I want to believe that the people who are clamoring for a reopening are not all antigovernment right-wingers, despite the protest signs. Some must be among the one in six American workers who have filed for unemployment during the pandemic.
The majority of people who have lost their jobs and still told KFF pollsters that sheltering in place has been worth it are inspiring. It’s one thing for retirees like me to say carry on. My retirement income hasn’t changed. Seniors are afraid of the coronavirus; younger people also fear for their livelihood.
GIVING SHAPE TO THE DAY
Solitude is not new for people like me who live alone, but having nothing to get me out every day is. I structured my retirement around an outing a day.
I felt restless until I started putting structure into the day — not with a schedule but a to-do list.
Because it feels good to check off items, I put down things I would do anyway, like read the newspaper and call my mother. I may not be accomplishing any more than I would have without a list, but those checkmarks give me a sense of accomplishment at the end of the day.
The lists contain only things that I want to do. I am not pressuring myself to tackle anything for which motivation is weak.
My home isn’t spotless, every closet isn’t purged, and I haven’t tried new recipes. But I have managed to go on as before, cooking a simple, nutritious dinner most days and keeping the place reasonably clean. That’s good enough. This is not the time for comparisons or judging ourselves on productivity.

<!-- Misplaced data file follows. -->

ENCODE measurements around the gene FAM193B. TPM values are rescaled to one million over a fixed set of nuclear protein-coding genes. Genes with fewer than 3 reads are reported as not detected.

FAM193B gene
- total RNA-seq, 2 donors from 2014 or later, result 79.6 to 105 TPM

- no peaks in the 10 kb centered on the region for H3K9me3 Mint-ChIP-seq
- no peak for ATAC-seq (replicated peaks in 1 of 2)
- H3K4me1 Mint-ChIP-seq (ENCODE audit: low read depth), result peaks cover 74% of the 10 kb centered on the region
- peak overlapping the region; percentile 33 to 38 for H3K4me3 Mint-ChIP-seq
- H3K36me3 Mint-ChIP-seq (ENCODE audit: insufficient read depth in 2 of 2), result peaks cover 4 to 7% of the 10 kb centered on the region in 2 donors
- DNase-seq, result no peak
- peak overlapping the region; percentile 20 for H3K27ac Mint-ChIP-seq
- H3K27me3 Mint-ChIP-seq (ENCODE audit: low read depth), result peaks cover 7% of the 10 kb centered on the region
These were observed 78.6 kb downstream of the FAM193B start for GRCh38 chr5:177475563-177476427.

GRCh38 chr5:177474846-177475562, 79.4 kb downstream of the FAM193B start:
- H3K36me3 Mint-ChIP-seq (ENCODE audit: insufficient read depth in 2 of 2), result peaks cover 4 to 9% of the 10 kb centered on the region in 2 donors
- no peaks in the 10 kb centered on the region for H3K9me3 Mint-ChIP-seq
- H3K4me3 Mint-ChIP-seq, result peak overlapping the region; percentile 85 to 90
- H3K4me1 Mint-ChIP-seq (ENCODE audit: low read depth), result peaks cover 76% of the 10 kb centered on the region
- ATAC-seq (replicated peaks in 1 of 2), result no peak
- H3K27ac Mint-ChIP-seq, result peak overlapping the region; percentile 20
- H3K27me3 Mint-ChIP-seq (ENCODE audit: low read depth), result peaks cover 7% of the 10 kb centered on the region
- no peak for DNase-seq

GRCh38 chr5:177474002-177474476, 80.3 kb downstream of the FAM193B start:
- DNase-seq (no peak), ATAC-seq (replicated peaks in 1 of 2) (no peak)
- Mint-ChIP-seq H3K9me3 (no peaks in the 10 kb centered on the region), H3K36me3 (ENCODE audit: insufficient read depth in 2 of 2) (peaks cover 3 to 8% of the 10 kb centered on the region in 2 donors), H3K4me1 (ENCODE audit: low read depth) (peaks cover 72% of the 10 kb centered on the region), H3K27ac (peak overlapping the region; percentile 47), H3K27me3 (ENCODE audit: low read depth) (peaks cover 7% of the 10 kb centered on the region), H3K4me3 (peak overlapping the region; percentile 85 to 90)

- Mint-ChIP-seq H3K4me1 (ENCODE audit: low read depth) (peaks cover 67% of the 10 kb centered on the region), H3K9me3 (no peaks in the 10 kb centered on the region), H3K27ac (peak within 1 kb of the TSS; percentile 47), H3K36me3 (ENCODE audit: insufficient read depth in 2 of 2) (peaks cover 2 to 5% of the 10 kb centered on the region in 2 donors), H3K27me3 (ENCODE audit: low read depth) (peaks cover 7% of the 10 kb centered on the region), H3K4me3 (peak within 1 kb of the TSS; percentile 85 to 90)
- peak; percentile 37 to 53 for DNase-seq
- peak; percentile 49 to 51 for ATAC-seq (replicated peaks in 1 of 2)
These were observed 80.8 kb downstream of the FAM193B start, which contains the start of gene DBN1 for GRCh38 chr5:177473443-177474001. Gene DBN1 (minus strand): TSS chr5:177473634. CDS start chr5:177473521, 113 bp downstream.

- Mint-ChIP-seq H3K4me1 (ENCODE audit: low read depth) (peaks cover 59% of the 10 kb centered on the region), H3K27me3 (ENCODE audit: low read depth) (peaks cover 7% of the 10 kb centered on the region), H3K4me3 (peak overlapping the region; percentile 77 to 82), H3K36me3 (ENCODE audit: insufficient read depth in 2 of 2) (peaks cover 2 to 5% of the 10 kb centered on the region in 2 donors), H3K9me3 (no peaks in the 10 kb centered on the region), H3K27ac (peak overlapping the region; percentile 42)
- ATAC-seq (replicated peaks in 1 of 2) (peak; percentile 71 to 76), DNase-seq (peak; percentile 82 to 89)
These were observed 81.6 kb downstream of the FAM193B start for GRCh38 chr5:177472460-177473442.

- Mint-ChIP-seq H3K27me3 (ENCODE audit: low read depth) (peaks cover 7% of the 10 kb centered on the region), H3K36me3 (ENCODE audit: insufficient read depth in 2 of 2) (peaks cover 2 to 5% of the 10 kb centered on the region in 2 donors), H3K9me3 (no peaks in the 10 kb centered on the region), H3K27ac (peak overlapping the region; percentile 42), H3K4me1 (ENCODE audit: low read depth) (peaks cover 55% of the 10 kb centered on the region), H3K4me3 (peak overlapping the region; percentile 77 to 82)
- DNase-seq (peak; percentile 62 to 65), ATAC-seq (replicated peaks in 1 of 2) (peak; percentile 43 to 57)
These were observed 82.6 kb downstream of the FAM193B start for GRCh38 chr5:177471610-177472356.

Since we’re in seclusion, it’s a good time for a retreat of sorts, some people comment. Yet I’ve been less introspective than in the past.
For me, self-examination is mostly triggered by discontent. Because I was fairly content before COVID-19 hit, I want life as it was, not a big change.
WANTING WHAT I GAVE AWAY
During a February purge of my condo a fitness stepper and two large tote bags of novels, among many other things, went out the door.
Why keep a stepper, I figured, since there’s the building’s fitness room for a rainy day. The fitness room is now closed. On rainy days I skip exercise.
Novels are my favorite reading matter, and I hadn’t read all of those donated, but the Harold Washington Library is less than a mile away. The books I kept were mostly nonfiction that I might want to consult now and then.
The library is closed now and I’m craving novels to read. The generous thing would be to order them from independent bookstores that could go under, but I don’t want to own books I’ll read only once. I also don’t want to read fiction online; I spend enough time looking at a screen. So, I’ve been opening more nonfiction, dipping in to topics instead of reading cover to cover, and it’s been enjoyable.
Luckily, I saved some collections of short stories for when there is time for only a quick read. They’ve been my reading at bedtime, when only fiction will do for me.
REMINDERS OF WHAT’S MISSING
As isolation goes on I feel less antsy. I must have gotten used to it. Last Monday I was reminded of what’s missing. My neighbors invited me to take a walk on a beautiful morning. Social distancing didn’t hamper conversation. Then a friend and I played Lexulous, an online version of Scrabble. Later I went to the Thompson Center to donate platelets at Vitalent (the former LifeSource) blood bank and enjoyed chatting with friendly staff members.
The boost I felt on an unusually busy day resulted from more than having things to do. Those activities provided companionship, fun, and a chance to do good — human needs that have been neglected during the pandemic.
ANTI-TRUMP COMMENTS: 112TH IN AN ONGOING SERIES
“Under the leadership of Donald Trump, our country is weaker and sicker and poorer. . . . If we have another four years like this, will there even be an America?”
— advertisement of The Lincoln Project, an anti-Trump group of Republicans